A draft Restoration Plan and Environmental Assessment for certain areas of the Louisiana coastline effected by the 2010 Deepwater Horizon oil spill was released on March 18 by the National Oceanic and Atmospheric Administration (NOAA).
The newly released Restoration Plan focuses on the area designated Wetland, Coastal, and Nearshore Habitats (WCNH) within Louisiana. The plan proposes a total of six different restoration efforts at various locations within the marshes bordering the Gulf of Mexico. The projects available for public review concentrate mainly on the restoration and creation of new and existing wetland habitats, on restoring degraded marsh and coastlines, and rebuilding and generally preparing the coastlands to better withstand degradation from waves and storms.
Restoration efforts detailed also include increasing and stabilizing the biodiversity of the area adversely effected by the spill. The large amounts of oil in the water greatly reduced the available nutrients and essential bacteria necessary for the greater ecosystem of the area. Restoration efforts plan to reintroduce both bacteria and nutrients, along with other efforts to restore the natural hydrology of the area by dredging the sediment of nearby lakes and bays.
Local birds will also see some habitat restoration. One project focuses on restoring the habitat of Racoon Island, which is home to piping plovers and ground nesters, as well as one of ten remaining brown pelican colonies in Louisiana. Restoration efforts will include creating and enhancing the beach, dunes, and tidal and shore area through sand fill placement and shoreline protection. Provisions for replenishing the island’s “herbaceous and woody planting” for use in nesting and generally restoring the habitat are also included.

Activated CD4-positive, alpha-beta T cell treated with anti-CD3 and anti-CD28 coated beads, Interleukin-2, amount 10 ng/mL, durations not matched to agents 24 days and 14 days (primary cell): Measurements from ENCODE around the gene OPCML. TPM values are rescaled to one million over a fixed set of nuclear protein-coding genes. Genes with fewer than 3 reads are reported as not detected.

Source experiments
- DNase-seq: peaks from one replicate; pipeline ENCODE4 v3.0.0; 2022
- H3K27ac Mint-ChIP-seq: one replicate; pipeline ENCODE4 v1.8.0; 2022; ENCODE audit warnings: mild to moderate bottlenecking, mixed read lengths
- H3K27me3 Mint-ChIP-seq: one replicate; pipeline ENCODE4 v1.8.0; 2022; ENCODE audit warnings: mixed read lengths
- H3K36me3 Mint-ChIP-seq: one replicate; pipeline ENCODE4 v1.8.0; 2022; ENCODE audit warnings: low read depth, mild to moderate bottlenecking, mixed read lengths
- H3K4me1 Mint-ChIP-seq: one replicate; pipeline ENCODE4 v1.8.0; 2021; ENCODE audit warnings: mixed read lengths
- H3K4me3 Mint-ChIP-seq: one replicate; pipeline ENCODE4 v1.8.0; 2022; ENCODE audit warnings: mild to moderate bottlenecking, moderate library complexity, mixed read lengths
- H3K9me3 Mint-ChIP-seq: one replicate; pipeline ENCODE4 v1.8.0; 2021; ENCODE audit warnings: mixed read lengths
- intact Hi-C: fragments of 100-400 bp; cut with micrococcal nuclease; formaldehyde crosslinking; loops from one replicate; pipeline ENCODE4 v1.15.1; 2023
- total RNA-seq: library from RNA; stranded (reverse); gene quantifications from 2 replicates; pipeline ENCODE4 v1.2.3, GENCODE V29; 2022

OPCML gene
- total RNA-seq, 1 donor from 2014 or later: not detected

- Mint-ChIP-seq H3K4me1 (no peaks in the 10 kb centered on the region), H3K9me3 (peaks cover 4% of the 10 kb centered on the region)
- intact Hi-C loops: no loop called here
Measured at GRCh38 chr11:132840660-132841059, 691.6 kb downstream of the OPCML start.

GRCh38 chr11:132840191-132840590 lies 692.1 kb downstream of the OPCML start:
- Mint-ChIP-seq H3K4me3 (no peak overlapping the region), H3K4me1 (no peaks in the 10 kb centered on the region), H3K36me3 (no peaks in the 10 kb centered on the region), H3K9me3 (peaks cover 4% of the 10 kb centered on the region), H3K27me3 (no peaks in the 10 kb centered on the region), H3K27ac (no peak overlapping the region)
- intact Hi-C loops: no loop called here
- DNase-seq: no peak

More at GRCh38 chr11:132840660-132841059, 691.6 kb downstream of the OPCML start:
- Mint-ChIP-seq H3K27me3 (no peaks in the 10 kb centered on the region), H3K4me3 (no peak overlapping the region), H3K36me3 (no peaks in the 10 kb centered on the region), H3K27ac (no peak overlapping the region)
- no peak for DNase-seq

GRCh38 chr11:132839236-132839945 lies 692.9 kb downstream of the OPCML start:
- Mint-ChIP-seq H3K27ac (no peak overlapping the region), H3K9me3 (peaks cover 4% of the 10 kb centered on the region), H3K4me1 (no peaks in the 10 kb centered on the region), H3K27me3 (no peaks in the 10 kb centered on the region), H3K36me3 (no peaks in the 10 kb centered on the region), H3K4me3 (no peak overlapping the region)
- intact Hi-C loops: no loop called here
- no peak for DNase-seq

The restoration plan is the eighth such plan focusing on the myriad of areas of concern effected by the Deepwater Horizon oil spill. The fire and subsequent explosion and sinking of the Deepwater Horizon drilling unit resulted in 3.19 million barrels of oil released into the Gulf of Mexico over a period of nearly three months. The oil spread throughout the nearshore and coastline of southern US coastline from Texas to Florida, wreaking havoc on numerous species and habitats. Subsequent response action to mitigate the influx of oil also had further collateral impacts on the environment, according to the Department of the Interior, and ongoing restoration efforts must account for the damage from both spill and cleanup activities, as well as the cascading environmental effects of both actions.
The Deepwater Horizon Trustees, responsible for overseeing and allocating the available funds for the restoration efforts, characterized the spill as an “ecosystem-level injury.” As such, their objectives and approaches are tailored to follow an “integrated ecosystem approach” in addressing restoration efforts. Their stated goals are to “restore and conserve habitat; restore water quality; replenish and protect living coastal and marine resources; provide and enhance recreational opportunities; and provide for monitoring, adaptive management, and administrative oversight to support restoration implementation.”
Further information on NOAA’s restoration efforts in Louisiana, along with a copy of their latest Restoration Plan, can be found here.
The public is encouraged to review the restoration plan and submit any comments or suggestions on or before April 18, 2022. Further information on how and where to submit comments can be found here.